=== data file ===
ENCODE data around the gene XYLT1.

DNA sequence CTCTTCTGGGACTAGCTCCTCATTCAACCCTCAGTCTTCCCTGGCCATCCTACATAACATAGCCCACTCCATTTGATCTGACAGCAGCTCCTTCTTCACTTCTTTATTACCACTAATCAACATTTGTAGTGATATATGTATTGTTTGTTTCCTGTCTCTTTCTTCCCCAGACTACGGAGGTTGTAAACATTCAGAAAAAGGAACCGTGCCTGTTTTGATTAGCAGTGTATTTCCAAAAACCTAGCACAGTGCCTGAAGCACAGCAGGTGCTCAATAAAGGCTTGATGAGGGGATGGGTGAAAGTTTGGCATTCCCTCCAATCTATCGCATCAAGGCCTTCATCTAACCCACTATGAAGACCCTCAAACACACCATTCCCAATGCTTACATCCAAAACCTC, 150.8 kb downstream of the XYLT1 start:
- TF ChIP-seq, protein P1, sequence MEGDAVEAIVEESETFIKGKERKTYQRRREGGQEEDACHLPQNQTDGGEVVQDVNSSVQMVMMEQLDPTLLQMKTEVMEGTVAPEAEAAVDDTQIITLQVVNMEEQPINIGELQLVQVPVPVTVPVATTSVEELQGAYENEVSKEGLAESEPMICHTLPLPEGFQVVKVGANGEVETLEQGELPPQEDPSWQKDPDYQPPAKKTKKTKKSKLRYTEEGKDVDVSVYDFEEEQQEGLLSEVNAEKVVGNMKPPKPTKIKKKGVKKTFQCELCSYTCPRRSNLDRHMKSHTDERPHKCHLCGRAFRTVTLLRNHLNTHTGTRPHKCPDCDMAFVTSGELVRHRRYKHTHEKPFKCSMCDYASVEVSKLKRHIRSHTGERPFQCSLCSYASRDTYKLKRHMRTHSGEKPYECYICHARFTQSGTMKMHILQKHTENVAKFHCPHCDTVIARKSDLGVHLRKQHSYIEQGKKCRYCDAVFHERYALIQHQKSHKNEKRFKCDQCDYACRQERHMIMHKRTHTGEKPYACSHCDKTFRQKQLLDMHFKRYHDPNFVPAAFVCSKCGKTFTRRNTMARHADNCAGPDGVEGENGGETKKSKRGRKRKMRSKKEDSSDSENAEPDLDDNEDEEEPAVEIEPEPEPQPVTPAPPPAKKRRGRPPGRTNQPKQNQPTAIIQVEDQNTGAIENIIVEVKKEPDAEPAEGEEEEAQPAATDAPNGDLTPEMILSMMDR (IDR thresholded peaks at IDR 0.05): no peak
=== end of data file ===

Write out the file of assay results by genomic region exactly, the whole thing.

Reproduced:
ENCODE data around the gene XYLT1.

DNA sequence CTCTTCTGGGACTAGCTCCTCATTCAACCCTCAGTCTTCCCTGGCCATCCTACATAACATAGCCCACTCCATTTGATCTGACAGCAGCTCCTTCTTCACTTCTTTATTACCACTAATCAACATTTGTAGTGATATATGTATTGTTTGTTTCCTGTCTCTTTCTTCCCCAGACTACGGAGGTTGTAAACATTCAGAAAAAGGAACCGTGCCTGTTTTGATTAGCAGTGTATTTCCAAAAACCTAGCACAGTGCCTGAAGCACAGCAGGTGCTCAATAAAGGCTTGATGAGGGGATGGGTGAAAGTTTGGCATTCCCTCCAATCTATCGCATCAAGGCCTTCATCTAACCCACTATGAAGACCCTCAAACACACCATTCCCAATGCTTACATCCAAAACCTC, 150.8 kb downstream of the XYLT1 start:
- TF ChIP-seq, protein P1, sequence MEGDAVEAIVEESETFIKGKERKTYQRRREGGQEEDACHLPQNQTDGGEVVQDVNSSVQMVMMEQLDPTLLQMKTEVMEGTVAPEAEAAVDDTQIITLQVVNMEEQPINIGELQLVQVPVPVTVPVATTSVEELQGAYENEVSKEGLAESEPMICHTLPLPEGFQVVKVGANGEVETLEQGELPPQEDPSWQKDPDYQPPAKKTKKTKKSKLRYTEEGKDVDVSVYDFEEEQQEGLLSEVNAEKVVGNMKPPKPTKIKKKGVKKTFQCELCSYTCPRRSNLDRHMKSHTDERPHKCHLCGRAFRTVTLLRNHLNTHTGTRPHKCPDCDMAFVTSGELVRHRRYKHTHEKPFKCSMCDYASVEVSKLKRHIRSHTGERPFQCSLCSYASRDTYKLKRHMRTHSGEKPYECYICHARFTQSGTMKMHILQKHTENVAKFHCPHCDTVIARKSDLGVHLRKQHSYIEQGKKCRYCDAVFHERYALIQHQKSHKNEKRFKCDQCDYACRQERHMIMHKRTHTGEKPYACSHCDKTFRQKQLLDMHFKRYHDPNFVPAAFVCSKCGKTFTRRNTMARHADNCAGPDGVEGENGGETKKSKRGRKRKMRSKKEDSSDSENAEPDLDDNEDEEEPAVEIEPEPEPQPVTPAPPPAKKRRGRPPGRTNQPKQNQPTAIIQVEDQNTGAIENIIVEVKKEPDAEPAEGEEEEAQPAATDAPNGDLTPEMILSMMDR (IDR thresholded peaks at IDR 0.05): no peak